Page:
Schools need to start later each morning so teenagers can get the necessary amount of sleep, seeing as how recent research shows that teenagers are biologically wired to go to sleep later.

High School Students Sleeping In For Health

Teenagers aren’t lazy.

They don’t sleep late because they’re slug-a-beds, who’s only enthusiasm is for sleeping as long as possible. Biologically, they can’t help themselves. And having to go to a high school where classes start far too early in the a.m. doesn’t help either.

The four worst years of my life coincided with the four years Sarcasmo spent in high school.

His school started at 7:20 in the a.m. That meant he got up at 6:15 and I got up 15 minutes later, just in case. I barely made it through those four years and I know for a fact that the early start made Sarcasmo even crankier than he normally would have been.

Researchers have found that during adolescence, as hormones surge and the brain develops, teenagers who regularly sleep eight to nine hours a night learn better and are less likely to be tardy, get in fights or sustain athletic injuries. Sleeping well can also help moderate their tendency toward impulsive or risky decision-making.

That’s all well and good, but what teenager have you met who will be getting a regular eight to nine hours of sleep? Not many. After all, it seems like they can’t even force themselves to bed before 11 or 12 at night. It turns out that the reason for that late bed time isn’t just because teenagers are, by nature, prickly and annoying.

During puberty, teenagers have a later release of the “sleep” hormone melatonin, which means they tend not to feel drowsy until around 11 p.m. That inclination can be further delayed by the stimulating blue light from electronic devices, which tricks the brain into sensing wakeful daylight, slowing the release of melatonin and the onset of sleep. A Minnesota study noted that 88 percent of the students kept a cellphone in their bedroom.

That’s only one of the reasons I’ve been advocating for years that high schools need to start their days later. Teenagers’ biology basically prevents them from going to bed early enough to get the requisite hours of sleep each night. By starting school early, the school districts force teenagers into being perpetually sleep deprived.

Sure, stating high school later in the day might make sports practices end later and cut into time for some extracurricular activities or after-school jobs, but I think it’s a sacrifice that’s worth making. After all, the job of high schoolers is to excel in high school, so they can get to college and learn what’s necessary to get a good job. That’s much easier to do if they’ve been getting enough sleep every night.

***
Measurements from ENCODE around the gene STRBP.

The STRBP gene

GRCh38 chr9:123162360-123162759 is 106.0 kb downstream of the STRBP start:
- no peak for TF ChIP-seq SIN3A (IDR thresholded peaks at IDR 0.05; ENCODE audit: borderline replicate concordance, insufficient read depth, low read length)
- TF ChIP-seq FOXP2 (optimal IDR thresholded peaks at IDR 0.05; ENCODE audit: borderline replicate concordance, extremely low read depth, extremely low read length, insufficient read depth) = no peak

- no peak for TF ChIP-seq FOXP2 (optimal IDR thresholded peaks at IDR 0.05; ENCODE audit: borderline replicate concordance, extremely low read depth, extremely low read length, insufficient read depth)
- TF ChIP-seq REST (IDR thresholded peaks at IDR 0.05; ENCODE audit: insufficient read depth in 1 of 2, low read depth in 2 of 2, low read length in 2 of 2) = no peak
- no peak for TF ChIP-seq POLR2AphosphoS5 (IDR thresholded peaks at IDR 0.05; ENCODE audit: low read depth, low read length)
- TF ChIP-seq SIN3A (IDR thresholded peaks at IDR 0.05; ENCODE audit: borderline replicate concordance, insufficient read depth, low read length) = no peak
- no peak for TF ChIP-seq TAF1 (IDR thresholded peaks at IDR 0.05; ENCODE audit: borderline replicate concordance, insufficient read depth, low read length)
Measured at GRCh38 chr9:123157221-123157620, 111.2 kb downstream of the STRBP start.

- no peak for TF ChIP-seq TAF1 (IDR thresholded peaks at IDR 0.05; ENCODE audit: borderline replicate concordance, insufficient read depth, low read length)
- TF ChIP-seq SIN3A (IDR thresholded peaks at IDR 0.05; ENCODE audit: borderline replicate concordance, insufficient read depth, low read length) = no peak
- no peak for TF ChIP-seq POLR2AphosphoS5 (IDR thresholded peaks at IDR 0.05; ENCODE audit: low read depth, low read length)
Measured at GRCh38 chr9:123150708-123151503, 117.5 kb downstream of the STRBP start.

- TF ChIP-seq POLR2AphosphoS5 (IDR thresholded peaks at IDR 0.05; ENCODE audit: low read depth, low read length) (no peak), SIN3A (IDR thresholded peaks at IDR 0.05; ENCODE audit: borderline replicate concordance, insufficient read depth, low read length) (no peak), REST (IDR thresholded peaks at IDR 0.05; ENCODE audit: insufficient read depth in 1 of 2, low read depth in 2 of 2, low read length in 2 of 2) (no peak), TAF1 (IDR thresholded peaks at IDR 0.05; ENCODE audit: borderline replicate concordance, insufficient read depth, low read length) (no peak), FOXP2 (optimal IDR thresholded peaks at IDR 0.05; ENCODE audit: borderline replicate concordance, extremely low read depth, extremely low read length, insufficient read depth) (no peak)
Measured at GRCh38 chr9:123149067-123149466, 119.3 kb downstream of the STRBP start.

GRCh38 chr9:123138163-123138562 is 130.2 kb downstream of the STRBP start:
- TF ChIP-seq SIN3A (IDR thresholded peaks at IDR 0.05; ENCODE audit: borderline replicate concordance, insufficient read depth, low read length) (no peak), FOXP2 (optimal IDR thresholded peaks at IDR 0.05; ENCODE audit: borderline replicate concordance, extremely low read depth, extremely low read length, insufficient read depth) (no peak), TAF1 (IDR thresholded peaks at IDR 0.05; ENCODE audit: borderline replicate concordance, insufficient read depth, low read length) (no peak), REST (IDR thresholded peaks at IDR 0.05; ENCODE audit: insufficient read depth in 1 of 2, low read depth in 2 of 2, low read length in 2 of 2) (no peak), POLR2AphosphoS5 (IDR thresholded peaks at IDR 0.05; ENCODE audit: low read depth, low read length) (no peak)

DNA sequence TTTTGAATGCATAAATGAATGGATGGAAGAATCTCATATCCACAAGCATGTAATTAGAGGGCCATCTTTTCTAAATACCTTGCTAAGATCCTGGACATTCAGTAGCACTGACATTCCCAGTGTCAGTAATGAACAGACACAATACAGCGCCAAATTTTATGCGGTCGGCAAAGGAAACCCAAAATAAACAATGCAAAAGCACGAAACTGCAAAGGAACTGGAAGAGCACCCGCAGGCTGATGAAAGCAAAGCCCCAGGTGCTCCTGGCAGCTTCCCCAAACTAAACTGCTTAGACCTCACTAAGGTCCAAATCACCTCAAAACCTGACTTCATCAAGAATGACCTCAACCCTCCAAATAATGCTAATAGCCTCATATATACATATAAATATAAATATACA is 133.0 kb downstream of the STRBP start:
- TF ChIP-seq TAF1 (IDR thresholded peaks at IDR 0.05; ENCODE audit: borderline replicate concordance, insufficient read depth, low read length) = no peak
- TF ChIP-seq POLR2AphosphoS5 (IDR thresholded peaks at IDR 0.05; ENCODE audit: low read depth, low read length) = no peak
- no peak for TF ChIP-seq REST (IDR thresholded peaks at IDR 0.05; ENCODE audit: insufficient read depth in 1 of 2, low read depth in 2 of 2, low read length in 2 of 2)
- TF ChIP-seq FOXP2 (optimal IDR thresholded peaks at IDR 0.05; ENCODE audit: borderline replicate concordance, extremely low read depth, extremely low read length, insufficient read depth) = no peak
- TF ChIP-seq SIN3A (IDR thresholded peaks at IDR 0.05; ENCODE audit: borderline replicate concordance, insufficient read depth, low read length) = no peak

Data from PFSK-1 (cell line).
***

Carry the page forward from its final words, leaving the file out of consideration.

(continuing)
New evidence suggests that later high school starts have widespread benefits. Researchers at the University of Minnesota, funded by the Centers for Disease Control and Prevention, studied eight high schools in three states before and after they moved to later start times in recent years. In results released Wednesday they found that the later a school’s start time, the better off the students were on many measures, including mental health, car crash rates, attendance and, in some schools, grades and standardized test scores.

I think part of the problem with moving high school start times to later is that, for some reason, there’s this sense of being a macho manly type if you’re able to do without a lot of sleep. It’s as if folks believe that sleep is for weenies. Do we really need to start toughening up teenagers by depriving them of sleep and then demanding they perform as if they were well rested?

The University of Minnesota study tracked 9,000 high school students in five districts in Colorado, Wyoming and Minnesota before and after schools shifted start times. In those that originally started at 7:30 a.m., only a third of students said they were able to get eight or more hours of sleep. Students who got less than that reported significantly more symptoms of depression, and greater use of caffeine, alcohol and illegal drugs than better-rested peers.

“It’s biological — the mental health outcomes were identical from inner-city kids and affluent kids,” said Kyla Wahlstrom, a professor of educational research at the University of Minnesota and the lead author of the study.

If you’re a dude who, like me, thinks it’s time for schools to start actually making decisions that are good for their students, then you should head on over to Start School Later, an advocacy group for health and safety in education.

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